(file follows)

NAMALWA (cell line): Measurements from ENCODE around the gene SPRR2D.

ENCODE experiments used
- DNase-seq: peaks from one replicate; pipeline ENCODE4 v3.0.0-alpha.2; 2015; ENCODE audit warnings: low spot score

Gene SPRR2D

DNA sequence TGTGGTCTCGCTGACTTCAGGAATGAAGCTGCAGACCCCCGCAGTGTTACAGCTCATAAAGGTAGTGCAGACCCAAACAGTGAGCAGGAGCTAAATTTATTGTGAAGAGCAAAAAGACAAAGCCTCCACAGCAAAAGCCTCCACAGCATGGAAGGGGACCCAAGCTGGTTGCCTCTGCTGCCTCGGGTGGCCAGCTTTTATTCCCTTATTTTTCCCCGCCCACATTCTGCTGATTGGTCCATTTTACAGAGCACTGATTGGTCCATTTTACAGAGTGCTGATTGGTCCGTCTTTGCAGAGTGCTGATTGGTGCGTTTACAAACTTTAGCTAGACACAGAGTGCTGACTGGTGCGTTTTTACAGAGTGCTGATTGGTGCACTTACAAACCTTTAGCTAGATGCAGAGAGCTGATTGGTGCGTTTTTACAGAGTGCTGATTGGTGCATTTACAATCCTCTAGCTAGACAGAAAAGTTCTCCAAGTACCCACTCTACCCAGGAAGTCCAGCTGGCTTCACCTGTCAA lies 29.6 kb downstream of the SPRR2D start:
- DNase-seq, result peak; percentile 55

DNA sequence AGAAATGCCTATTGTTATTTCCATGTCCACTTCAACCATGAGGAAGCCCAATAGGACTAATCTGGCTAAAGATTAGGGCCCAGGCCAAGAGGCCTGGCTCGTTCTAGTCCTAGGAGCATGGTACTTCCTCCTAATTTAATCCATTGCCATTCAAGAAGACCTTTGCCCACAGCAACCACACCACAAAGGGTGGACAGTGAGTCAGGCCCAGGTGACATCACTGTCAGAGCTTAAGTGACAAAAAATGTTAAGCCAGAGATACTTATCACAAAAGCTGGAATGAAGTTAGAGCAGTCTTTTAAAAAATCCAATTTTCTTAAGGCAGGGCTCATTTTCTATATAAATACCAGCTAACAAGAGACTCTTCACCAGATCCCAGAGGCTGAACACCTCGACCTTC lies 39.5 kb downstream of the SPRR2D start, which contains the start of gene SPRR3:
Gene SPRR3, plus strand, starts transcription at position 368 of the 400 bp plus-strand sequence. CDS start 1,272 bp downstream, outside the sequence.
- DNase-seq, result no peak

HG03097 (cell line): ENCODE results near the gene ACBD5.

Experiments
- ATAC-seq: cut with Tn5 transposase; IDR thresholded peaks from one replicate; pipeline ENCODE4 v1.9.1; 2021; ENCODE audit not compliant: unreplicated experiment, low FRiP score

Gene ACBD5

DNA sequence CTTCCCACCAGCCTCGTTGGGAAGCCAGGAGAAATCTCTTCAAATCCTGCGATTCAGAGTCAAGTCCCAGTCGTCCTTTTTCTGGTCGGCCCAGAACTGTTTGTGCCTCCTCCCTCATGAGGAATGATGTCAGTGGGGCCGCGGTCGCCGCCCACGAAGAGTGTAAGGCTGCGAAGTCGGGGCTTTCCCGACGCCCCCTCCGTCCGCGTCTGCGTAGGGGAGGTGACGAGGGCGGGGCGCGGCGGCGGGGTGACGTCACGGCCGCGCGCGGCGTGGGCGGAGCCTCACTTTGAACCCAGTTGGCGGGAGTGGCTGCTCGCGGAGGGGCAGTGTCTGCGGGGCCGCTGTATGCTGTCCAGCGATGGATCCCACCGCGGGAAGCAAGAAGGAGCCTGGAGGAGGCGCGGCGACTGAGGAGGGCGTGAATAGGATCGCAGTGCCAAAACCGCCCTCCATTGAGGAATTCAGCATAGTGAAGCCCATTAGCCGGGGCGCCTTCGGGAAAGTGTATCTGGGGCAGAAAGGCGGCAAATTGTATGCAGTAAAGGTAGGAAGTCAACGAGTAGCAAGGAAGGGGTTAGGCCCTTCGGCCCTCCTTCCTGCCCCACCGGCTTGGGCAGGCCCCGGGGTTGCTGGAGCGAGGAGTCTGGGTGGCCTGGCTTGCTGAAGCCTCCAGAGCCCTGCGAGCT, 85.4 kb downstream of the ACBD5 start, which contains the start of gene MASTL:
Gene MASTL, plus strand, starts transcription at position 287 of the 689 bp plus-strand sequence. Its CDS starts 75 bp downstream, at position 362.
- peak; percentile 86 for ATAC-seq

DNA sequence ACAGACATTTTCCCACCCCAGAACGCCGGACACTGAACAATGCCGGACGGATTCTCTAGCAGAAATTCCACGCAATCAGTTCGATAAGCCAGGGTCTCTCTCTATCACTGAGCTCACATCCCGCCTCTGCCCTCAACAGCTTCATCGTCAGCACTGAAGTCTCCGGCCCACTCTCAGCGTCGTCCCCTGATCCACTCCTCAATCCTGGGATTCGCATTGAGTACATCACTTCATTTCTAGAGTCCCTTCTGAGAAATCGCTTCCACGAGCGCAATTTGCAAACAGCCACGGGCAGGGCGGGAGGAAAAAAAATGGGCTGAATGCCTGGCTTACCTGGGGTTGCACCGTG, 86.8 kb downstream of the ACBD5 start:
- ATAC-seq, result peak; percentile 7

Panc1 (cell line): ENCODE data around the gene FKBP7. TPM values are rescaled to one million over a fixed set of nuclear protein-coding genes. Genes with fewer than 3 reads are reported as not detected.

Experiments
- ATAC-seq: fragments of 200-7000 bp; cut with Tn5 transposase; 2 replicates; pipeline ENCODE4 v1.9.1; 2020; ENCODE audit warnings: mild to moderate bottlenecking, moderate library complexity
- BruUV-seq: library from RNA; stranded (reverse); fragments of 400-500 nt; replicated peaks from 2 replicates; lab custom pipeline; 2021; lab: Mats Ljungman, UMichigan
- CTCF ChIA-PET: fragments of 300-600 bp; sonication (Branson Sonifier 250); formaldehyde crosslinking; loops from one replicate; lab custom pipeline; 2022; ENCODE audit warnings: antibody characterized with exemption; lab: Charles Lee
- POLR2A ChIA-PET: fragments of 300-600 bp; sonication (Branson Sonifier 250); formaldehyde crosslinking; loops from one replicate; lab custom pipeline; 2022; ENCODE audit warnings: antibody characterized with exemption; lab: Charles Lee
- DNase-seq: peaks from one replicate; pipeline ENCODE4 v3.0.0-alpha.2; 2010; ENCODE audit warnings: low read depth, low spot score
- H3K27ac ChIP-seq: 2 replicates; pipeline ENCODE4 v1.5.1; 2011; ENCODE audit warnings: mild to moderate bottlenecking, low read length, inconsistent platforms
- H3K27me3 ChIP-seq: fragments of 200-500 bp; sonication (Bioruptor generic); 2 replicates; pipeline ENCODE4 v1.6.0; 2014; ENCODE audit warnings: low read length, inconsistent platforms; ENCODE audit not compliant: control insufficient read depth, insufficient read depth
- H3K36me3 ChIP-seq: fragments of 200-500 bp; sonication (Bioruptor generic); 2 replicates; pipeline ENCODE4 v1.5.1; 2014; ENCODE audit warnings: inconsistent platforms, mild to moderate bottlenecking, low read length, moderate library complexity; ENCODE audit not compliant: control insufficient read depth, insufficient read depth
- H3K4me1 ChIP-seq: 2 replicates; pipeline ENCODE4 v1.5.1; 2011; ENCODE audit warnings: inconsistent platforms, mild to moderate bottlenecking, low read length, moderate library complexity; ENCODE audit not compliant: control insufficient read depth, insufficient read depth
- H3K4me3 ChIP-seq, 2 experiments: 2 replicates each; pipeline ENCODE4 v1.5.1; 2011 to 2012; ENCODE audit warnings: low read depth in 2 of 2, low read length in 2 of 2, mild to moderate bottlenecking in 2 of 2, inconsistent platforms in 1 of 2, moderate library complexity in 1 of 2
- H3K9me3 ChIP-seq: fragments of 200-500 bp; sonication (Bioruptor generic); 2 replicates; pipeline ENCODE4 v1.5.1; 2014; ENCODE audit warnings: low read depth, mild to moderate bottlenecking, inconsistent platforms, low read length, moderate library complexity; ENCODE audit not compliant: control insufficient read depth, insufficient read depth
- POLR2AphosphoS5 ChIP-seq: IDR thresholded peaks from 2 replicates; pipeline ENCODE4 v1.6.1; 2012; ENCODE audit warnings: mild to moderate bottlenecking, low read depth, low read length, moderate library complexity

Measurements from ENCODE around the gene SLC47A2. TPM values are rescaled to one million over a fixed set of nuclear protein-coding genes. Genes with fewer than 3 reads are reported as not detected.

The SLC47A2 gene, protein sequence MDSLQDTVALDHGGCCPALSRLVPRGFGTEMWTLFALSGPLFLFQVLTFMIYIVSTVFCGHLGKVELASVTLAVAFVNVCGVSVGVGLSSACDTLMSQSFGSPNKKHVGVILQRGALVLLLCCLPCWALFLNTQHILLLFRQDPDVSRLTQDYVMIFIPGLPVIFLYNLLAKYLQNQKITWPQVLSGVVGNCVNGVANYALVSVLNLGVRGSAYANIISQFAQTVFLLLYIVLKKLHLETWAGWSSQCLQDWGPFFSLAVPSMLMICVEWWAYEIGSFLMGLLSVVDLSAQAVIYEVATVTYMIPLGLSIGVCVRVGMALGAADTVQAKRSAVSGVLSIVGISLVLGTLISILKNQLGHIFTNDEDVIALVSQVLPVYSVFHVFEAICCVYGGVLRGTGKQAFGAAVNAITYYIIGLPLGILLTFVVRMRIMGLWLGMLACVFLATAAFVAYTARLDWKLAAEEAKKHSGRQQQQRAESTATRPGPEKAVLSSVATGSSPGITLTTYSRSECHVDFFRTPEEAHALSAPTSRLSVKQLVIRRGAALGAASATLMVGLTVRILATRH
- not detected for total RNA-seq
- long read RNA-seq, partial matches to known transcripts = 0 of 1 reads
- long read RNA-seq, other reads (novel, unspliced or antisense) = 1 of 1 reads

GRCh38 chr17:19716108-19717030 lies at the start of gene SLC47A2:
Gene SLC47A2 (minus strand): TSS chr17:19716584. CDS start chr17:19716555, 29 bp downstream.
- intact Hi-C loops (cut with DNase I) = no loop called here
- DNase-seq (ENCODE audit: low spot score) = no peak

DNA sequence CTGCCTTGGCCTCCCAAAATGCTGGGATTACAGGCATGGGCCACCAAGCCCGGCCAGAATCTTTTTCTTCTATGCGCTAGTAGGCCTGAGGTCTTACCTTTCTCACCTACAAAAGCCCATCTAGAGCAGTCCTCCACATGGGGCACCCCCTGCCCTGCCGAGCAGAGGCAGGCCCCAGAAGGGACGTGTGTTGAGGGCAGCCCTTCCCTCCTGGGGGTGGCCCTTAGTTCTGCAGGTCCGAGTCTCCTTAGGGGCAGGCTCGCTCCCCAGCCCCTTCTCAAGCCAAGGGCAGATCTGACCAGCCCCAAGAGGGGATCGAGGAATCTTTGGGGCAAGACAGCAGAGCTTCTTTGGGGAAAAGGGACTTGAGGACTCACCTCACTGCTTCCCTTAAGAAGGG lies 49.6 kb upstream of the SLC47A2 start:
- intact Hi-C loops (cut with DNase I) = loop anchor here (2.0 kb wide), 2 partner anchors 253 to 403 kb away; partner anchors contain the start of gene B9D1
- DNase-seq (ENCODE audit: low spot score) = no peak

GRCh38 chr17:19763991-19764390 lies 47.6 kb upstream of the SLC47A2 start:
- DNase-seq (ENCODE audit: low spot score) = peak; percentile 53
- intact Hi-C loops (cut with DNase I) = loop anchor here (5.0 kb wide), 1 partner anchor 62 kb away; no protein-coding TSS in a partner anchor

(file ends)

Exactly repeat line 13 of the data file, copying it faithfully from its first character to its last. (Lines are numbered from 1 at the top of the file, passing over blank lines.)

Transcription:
Gene ACBD5